Not too long ago, driving an SUV was seen as an environmental offence, but the times are changing.
The Mitsubishi Outlander PHEV (it stands for Plug-in Hybrid Electric Vehicle) is a full-size five-seater SUV with 143mpg fuel economy and 49g/km emissions, plus it will qualify for the Government’s £5,000 electric car grant. So is it the ‘game-changer’ the company claims it is?
We tried one of Mitsubishi’s test mules, which hides the new hybrid drivetrain – as well as the PHEV’s dash – under the body of an old Outlander.
The car features an electric motor on each axle, powered by a lithium-ion battery pack, to give four-wheel drive. It claims an electric-only range of up to 34 miles, but when necessary, a 2.0-litre four-cylinder petrol engine kicks in to drive the front wheels and charge the batteries.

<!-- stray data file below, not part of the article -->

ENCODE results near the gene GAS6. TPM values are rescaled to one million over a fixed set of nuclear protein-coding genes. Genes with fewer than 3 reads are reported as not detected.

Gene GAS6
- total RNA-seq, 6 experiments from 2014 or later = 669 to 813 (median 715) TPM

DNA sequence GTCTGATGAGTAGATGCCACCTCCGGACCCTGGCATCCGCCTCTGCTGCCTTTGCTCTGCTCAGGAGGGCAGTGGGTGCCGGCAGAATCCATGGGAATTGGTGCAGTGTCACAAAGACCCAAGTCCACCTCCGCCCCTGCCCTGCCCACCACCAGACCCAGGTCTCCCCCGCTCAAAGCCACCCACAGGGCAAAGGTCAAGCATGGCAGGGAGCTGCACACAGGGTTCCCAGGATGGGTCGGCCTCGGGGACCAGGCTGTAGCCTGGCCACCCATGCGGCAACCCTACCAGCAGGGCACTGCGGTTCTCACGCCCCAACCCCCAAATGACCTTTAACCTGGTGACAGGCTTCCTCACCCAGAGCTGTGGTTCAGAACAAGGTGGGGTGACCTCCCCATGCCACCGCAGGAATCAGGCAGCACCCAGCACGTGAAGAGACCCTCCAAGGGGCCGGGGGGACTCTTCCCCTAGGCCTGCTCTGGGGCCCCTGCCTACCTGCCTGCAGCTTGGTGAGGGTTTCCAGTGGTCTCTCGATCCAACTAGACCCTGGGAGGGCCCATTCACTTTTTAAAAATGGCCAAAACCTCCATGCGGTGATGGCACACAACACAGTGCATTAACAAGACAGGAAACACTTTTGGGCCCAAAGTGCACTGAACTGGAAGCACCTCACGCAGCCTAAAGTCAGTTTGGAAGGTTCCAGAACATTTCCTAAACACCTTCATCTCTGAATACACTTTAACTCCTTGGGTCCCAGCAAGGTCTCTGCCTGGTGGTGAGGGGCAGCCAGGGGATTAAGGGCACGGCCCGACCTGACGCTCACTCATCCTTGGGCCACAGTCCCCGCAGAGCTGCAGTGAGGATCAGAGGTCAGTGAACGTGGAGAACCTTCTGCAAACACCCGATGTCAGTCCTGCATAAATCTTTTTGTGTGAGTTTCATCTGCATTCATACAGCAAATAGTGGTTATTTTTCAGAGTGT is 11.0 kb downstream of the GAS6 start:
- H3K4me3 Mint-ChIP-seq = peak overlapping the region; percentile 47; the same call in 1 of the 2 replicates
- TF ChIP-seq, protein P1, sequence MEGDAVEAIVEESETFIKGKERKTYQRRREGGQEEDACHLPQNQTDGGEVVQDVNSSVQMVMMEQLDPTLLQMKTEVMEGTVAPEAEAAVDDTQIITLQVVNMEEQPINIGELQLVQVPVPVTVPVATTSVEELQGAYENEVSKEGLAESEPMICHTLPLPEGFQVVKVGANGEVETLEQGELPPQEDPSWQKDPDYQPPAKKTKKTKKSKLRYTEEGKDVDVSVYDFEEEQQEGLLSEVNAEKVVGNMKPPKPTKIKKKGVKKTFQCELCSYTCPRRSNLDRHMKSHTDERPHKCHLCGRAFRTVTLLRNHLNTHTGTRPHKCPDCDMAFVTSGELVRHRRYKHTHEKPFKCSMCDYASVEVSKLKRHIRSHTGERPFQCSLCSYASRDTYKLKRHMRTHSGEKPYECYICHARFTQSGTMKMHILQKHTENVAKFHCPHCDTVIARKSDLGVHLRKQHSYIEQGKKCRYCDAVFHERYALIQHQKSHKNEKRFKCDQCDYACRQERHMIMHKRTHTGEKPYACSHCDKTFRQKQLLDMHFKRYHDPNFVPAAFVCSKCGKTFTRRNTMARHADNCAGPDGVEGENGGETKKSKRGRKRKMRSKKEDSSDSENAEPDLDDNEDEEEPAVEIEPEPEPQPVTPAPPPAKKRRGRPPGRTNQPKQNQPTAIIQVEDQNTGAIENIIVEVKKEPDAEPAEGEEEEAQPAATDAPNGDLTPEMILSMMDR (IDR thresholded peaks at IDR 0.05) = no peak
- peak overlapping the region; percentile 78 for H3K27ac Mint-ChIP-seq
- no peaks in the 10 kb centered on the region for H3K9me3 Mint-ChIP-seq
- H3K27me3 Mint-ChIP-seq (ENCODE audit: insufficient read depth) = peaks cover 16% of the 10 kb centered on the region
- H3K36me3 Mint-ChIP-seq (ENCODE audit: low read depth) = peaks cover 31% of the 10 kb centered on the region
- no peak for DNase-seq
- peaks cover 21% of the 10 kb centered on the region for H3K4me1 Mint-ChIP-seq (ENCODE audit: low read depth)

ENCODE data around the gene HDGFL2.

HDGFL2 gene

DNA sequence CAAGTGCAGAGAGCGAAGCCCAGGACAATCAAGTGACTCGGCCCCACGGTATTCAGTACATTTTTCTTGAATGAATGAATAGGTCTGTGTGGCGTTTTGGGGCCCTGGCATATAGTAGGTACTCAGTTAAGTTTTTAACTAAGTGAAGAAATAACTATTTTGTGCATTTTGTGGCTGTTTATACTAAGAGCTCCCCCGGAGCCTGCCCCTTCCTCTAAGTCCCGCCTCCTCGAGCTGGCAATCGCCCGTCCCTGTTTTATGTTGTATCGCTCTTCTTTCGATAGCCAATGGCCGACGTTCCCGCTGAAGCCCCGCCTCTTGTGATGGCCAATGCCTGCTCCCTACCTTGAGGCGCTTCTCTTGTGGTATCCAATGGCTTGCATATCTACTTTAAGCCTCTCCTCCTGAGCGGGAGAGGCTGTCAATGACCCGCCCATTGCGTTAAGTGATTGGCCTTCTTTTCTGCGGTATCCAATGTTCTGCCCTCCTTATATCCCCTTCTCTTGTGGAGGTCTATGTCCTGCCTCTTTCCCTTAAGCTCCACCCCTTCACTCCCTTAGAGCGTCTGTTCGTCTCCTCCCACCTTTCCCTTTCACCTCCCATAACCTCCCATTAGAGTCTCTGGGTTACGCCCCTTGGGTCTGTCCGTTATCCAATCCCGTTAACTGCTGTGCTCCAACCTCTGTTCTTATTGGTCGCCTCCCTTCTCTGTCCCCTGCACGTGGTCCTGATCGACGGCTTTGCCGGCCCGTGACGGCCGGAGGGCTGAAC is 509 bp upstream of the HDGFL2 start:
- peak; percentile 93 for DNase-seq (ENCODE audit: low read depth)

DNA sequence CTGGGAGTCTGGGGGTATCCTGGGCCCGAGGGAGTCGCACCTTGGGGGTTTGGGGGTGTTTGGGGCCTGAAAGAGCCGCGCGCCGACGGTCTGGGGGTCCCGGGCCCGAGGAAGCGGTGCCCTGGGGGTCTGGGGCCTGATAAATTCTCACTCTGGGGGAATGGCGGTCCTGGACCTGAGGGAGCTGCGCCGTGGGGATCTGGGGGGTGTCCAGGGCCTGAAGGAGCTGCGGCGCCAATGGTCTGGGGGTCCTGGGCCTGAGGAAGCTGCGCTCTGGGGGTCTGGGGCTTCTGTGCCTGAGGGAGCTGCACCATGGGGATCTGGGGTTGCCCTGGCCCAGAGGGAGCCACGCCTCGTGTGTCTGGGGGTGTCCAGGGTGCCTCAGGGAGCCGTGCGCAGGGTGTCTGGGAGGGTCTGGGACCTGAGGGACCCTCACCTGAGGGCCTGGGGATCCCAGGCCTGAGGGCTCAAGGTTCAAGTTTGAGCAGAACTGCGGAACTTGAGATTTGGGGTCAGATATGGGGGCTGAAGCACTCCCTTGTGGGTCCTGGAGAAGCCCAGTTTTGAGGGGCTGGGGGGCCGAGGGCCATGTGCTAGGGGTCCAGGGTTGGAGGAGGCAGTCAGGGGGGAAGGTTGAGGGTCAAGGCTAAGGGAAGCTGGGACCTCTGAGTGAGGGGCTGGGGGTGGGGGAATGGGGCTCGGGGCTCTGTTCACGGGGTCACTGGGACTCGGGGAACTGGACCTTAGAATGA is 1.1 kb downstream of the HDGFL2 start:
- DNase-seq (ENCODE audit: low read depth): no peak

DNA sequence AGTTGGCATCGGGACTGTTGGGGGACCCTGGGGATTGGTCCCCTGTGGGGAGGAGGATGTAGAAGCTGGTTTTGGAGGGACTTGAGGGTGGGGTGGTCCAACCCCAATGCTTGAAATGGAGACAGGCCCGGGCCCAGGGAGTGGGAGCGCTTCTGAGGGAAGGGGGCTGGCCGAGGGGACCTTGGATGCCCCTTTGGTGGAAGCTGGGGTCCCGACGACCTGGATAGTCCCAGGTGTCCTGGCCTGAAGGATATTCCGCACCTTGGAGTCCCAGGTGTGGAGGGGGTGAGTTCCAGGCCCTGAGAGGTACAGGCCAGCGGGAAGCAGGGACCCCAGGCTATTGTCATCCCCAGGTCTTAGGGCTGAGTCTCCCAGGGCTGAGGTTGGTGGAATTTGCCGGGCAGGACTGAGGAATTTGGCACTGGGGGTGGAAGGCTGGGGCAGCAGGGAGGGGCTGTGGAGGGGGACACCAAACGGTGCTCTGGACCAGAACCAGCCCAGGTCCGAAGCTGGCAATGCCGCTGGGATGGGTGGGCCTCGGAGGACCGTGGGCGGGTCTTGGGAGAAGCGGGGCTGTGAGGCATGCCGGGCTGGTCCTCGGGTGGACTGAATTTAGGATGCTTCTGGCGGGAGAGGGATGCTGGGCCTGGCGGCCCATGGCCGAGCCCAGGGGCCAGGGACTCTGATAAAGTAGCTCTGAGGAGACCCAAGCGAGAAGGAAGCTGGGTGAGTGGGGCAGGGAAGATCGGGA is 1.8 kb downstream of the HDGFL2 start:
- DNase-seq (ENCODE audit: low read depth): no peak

Plug the Outlander into a regular power socket and you’ll have the full EV range after four hours. And a quick-charging set-up provides 80 per cent battery capacity after just 30 minutes. Of course, you can always count on the petrol engine if you don’t have access to a socket.
On the road, there’s instant torque, so the car never feels too heavy or sluggish. Unlike some other hybrids, the petrol engine refuses to kick in below 62mph unless you floor the throttle, so this is a genuine zero-emissions commuter car. When it does fire up, you hear the engine over-rev as it picks up where the electric motors left off, but otherwise it’s refined.
Showroom versions of the Outlander PHEV will package the batteries under the floor, so it’s fair to say the lower centre of gravity will mean better handling than our test mule, which had the batteries in the boot. Yet accurate steering and good body control still bode well for the final model. If Mitsubishi can keep the price down, the PHEV looks like winner.